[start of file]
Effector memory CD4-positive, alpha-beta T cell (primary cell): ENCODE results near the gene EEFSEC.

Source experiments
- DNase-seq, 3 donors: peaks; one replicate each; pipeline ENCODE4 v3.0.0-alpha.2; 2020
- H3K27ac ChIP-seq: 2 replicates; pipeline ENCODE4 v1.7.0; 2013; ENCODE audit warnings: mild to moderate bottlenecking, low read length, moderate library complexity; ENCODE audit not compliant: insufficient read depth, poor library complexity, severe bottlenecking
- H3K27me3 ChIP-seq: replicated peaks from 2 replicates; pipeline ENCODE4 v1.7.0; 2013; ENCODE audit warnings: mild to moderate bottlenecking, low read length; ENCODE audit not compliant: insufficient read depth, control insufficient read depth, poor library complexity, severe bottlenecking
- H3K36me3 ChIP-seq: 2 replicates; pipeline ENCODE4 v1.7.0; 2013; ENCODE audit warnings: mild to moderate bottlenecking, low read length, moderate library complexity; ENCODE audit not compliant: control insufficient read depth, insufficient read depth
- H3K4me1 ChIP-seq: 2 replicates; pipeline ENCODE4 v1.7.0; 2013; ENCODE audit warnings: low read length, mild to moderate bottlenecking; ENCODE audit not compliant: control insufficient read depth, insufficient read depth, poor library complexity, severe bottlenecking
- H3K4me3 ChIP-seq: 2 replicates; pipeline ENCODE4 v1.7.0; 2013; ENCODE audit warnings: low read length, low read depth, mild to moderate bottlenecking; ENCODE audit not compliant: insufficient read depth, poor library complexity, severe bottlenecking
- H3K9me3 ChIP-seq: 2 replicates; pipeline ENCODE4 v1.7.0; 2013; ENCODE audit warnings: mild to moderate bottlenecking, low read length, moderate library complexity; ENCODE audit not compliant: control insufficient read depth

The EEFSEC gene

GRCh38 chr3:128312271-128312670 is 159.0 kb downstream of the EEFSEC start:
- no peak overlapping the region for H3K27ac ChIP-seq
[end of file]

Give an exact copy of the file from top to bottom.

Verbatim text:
Effector memory CD4-positive, alpha-beta T cell (primary cell): ENCODE results near the gene EEFSEC.

Source experiments
- DNase-seq, 3 donors: peaks; one replicate each; pipeline ENCODE4 v3.0.0-alpha.2; 2020
- H3K27ac ChIP-seq: 2 replicates; pipeline ENCODE4 v1.7.0; 2013; ENCODE audit warnings: mild to moderate bottlenecking, low read length, moderate library complexity; ENCODE audit not compliant: insufficient read depth, poor library complexity, severe bottlenecking
- H3K27me3 ChIP-seq: replicated peaks from 2 replicates; pipeline ENCODE4 v1.7.0; 2013; ENCODE audit warnings: mild to moderate bottlenecking, low read length; ENCODE audit not compliant: insufficient read depth, control insufficient read depth, poor library complexity, severe bottlenecking
- H3K36me3 ChIP-seq: 2 replicates; pipeline ENCODE4 v1.7.0; 2013; ENCODE audit warnings: mild to moderate bottlenecking, low read length, moderate library complexity; ENCODE audit not compliant: control insufficient read depth, insufficient read depth
- H3K4me1 ChIP-seq: 2 replicates; pipeline ENCODE4 v1.7.0; 2013; ENCODE audit warnings: low read length, mild to moderate bottlenecking; ENCODE audit not compliant: control insufficient read depth, insufficient read depth, poor library complexity, severe bottlenecking
- H3K4me3 ChIP-seq: 2 replicates; pipeline ENCODE4 v1.7.0; 2013; ENCODE audit warnings: low read length, low read depth, mild to moderate bottlenecking; ENCODE audit not compliant: insufficient read depth, poor library complexity, severe bottlenecking
- H3K9me3 ChIP-seq: 2 replicates; pipeline ENCODE4 v1.7.0; 2013; ENCODE audit warnings: mild to moderate bottlenecking, low read length, moderate library complexity; ENCODE audit not compliant: control insufficient read depth

The EEFSEC gene

GRCh38 chr3:128312271-128312670 is 159.0 kb downstream of the EEFSEC start:
- no peak overlapping the region for H3K27ac ChIP-seq